"Just want to thank you all for the love," Naomi Osaka recently explained on her Instagram. Surely, it was well received as to empathizing with her on regaining her mental health by taking a break from tennis competition.
As in the Broadway Theatre has a saying "The Show Must Go On." The problem is that everyone wants the no. 2 player in the world to be included in the show and not excluded. But when will that be? Osaka had won her first round at Roland Garros but situations grew tense when she decided to skip the press conference.
She was fined $15,000 and the rest of the Grand Slam tournaments mentioned of possible disqualification if her behavior continued. It wasn't long before the Japanese player abruptly withdrew from Roland Garros. As other tournaments are forthcoming, Naomi Osaka has begun another withdrawal.
Now it's the warm-up event for Wimbledon, the Bett1 Open in Berlin. This leaves everyone wondering if she'll play Wimbledon and if not when will this all be resolved. Osaka hasn't hid the fact that she suffers from anxiety before speaking with the press and has had bouts of depression over the situation.
Players have come to her support as Sloane Stephens saying "It's unfortunate...A lot of people play through being miserable and being upset and not being able to speak out...we should support her and applaud her..."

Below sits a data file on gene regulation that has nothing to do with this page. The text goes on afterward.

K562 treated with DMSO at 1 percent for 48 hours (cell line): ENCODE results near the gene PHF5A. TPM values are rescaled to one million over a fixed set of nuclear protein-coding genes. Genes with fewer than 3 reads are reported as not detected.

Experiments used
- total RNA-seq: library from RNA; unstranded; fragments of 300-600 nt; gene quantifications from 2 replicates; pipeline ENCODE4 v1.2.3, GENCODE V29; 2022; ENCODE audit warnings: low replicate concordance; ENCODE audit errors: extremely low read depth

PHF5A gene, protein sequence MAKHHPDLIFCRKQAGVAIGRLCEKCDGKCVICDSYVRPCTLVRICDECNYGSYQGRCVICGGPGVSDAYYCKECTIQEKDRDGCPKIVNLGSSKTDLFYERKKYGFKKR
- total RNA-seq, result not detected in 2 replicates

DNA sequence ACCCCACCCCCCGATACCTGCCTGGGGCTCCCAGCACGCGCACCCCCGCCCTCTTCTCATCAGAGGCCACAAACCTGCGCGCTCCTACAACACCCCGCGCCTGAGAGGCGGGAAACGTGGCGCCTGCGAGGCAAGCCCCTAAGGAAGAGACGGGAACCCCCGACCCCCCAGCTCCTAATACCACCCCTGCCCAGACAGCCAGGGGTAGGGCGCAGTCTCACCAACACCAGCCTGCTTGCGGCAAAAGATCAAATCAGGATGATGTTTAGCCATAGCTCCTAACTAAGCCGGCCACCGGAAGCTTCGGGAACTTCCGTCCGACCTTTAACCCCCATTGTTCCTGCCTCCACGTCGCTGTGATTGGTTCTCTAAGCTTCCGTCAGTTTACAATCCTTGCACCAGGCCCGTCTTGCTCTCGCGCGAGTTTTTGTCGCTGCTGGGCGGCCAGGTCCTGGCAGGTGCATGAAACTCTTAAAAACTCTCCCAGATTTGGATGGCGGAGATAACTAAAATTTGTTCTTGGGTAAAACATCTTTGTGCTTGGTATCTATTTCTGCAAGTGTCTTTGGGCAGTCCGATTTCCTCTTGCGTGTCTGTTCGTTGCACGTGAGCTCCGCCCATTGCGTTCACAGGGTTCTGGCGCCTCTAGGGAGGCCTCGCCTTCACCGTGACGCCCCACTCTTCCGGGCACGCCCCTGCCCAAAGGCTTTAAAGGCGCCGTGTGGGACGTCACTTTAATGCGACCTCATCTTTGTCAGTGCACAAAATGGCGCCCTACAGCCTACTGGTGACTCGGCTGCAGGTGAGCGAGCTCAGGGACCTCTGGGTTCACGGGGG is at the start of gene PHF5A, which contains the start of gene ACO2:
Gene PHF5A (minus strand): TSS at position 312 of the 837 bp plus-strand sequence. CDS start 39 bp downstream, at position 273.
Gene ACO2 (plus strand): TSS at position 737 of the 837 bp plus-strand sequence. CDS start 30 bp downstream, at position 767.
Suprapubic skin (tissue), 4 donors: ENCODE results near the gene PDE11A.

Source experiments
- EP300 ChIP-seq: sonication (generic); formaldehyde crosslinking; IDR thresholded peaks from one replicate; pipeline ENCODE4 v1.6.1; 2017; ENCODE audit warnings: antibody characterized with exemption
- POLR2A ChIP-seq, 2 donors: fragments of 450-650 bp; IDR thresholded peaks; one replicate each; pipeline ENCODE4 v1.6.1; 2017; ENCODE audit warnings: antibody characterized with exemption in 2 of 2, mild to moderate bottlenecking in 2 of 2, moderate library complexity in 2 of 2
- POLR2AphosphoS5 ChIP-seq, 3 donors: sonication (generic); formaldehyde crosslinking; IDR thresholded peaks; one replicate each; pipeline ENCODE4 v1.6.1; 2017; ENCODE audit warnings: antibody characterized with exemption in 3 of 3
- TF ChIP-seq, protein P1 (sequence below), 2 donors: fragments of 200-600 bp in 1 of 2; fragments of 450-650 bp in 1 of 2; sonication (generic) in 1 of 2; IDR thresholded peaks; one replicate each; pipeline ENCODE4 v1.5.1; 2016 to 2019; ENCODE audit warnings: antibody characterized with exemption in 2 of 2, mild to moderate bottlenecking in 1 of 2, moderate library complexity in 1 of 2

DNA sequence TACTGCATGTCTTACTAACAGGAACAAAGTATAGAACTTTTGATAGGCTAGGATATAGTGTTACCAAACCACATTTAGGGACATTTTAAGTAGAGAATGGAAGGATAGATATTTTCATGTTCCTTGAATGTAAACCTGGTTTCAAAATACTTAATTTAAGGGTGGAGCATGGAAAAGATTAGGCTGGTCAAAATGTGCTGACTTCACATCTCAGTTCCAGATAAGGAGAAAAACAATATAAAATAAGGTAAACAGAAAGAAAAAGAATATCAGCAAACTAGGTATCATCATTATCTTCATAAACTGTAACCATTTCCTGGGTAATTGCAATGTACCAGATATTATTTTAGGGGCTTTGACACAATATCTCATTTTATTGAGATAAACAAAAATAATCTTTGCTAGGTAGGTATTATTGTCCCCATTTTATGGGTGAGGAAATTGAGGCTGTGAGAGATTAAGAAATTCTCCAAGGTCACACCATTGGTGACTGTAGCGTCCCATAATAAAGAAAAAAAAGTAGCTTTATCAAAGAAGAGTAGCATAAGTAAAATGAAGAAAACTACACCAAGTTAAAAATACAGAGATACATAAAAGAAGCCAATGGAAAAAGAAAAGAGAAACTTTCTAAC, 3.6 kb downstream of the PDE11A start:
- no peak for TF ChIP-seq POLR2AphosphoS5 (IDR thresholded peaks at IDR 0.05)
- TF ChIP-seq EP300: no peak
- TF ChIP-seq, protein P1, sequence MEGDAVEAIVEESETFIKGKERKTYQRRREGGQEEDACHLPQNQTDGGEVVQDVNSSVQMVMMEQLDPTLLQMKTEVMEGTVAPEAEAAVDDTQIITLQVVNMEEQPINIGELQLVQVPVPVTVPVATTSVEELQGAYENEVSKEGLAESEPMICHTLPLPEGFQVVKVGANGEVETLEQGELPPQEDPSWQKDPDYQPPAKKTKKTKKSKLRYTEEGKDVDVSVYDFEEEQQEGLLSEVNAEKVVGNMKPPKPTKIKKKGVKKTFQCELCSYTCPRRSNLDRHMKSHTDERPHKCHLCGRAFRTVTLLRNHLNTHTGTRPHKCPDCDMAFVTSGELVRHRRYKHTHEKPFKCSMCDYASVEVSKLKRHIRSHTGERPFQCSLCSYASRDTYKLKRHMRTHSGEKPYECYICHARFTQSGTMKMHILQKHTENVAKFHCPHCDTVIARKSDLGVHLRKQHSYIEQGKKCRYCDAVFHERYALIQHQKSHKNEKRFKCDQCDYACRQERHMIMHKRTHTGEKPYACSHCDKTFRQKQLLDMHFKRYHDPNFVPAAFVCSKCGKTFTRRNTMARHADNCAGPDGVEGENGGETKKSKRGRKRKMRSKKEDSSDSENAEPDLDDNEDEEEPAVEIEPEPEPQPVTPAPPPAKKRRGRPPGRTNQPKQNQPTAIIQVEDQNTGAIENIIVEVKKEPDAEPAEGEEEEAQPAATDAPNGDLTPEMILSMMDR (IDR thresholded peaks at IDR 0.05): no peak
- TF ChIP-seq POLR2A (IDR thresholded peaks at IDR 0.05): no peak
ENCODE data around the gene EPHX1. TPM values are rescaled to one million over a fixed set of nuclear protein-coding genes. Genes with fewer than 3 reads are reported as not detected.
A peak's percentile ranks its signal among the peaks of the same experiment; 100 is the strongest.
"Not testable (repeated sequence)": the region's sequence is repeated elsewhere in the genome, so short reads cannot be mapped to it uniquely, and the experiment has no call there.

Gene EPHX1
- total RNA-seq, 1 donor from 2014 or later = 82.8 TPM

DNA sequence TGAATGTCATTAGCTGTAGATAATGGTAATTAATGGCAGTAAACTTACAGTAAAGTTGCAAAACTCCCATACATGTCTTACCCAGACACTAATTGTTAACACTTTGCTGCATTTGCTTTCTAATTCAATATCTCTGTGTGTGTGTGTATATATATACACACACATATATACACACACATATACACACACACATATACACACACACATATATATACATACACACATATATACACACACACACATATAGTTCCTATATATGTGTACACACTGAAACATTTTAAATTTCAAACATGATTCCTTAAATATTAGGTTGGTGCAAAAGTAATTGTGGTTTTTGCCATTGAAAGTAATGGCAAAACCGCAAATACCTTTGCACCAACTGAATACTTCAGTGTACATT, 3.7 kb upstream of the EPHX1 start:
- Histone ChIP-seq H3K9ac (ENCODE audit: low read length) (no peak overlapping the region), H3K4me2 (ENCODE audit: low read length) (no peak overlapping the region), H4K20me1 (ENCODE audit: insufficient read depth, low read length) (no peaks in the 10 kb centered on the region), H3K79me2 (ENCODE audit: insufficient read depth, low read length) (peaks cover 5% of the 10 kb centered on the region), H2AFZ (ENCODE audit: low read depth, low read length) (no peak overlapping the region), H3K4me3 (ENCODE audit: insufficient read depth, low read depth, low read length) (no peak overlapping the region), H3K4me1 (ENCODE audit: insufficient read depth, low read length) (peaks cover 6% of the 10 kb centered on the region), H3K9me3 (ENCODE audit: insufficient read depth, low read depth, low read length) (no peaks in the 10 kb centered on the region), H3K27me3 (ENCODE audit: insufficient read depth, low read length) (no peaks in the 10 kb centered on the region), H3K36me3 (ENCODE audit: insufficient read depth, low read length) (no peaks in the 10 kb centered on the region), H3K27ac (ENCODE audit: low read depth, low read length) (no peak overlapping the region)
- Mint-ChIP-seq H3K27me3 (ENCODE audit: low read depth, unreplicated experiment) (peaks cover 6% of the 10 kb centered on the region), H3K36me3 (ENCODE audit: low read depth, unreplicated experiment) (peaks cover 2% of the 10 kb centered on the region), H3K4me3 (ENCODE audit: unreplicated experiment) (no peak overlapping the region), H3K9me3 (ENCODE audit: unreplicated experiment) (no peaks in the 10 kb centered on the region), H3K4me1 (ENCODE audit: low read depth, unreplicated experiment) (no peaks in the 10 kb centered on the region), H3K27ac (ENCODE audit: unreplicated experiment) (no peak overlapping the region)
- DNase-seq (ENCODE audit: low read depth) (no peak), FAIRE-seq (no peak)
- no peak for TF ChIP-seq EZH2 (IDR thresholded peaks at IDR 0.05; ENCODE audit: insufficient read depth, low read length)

The multi-grand slam champ Andy Murray takes a similar attitude but says of being a bit disheartened on how the tournaments handled the situation. "And I don't think it was a good look for the tours in terms of wanting to default her."
Many took the situation lightly on Osaka not wanting to do press conferences. But Murray comments that "As soon as she said on social media that she'd been dealing with depression, the stance from the Slams and tennis changed and was quite different."
Others would say the press conferences along with other things is what athletes and tennis players signed up for when turning professional whether it's stressful or . Most would agree that Naomi Osaka should come to terms with the anxiety fo speaking with the media, get help re-group and start slowly coming back onto the tennis competitive court.
The 23-year-old taking a break may be needed for her, but her sponsors have considered her a great asset and need her to represent their products. When she's not on the court, she's not visible at showing the sponsors' wears.
Fans have paid much money to see their favorite player on court and now that the Pandemic and social distancing is lessening, more spectators will want tickes to see the Japanese play. What does Osaka have to gain by taking a break? The time to get psychological help in overcomng her anxieties on being questioned at media events.
What does she have to lose? The skills and strategies she had when she last played; which might take longer to regain. Future sponsorships will be on hold. The present ones may be deciding on what to do in promoting their products besides from the Japanese.
It's also a fact that press conferences will not go away. The only way for Naomi Osaka to approach the issue is possibly head on and ease into touring and competition again. If she doesn't decide to talk to tournament organizers on her feelings instead of just withdrawing from events, everything will remain for Naomi Osaka a standstill situation that may end with more negative results.